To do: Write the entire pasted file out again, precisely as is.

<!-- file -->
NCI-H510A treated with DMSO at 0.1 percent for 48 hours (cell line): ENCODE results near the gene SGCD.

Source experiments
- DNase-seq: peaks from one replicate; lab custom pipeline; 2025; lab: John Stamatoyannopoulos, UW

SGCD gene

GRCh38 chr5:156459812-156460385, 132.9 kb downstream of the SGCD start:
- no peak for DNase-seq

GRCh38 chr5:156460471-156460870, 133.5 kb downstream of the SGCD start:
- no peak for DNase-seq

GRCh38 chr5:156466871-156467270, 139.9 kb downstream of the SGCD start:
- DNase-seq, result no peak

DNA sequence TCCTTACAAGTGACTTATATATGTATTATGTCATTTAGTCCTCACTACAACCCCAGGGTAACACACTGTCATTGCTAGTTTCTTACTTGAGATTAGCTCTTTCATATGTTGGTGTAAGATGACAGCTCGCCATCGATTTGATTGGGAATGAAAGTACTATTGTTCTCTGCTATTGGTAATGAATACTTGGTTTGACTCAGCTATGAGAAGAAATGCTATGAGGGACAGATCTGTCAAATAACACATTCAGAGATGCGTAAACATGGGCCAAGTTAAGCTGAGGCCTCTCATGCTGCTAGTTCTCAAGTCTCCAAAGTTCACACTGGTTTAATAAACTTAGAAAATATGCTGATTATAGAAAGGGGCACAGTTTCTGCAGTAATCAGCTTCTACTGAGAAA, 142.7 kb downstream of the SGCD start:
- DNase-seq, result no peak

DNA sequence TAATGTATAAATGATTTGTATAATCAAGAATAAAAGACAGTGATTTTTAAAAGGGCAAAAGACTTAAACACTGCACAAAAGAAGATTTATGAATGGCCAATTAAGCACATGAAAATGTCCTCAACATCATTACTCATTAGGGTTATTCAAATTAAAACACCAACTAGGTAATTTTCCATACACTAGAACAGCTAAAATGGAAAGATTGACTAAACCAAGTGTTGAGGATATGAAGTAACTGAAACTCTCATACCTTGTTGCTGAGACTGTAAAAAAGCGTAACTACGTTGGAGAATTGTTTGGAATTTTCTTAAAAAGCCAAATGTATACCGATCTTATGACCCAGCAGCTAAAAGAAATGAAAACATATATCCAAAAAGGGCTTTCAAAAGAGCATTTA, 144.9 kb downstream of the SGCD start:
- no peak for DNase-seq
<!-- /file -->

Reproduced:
NCI-H510A treated with DMSO at 0.1 percent for 48 hours (cell line): ENCODE results near the gene SGCD.

Source experiments
- DNase-seq: peaks from one replicate; lab custom pipeline; 2025; lab: John Stamatoyannopoulos, UW

SGCD gene

GRCh38 chr5:156459812-156460385, 132.9 kb downstream of the SGCD start:
- no peak for DNase-seq

GRCh38 chr5:156460471-156460870, 133.5 kb downstream of the SGCD start:
- no peak for DNase-seq

GRCh38 chr5:156466871-156467270, 139.9 kb downstream of the SGCD start:
- DNase-seq, result no peak

DNA sequence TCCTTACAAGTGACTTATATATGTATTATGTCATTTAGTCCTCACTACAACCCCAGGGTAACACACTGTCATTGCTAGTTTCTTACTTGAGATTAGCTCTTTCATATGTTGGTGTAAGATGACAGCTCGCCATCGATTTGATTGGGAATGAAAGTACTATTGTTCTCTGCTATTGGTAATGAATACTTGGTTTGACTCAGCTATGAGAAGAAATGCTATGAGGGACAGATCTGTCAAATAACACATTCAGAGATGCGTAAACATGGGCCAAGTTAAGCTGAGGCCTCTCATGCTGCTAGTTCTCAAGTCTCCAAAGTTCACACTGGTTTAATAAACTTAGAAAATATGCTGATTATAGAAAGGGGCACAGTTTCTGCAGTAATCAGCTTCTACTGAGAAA, 142.7 kb downstream of the SGCD start:
- DNase-seq, result no peak

DNA sequence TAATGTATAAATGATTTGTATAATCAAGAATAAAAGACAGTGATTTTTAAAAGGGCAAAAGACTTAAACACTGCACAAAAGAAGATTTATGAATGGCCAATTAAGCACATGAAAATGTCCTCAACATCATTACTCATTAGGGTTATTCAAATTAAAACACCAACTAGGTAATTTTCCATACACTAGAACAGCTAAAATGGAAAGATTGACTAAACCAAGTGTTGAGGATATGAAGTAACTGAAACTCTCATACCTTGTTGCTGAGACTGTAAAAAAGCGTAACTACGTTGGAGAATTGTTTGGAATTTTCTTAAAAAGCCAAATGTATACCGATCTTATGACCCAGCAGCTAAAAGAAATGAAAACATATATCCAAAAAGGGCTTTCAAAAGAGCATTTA, 144.9 kb downstream of the SGCD start:
- no peak for DNase-seq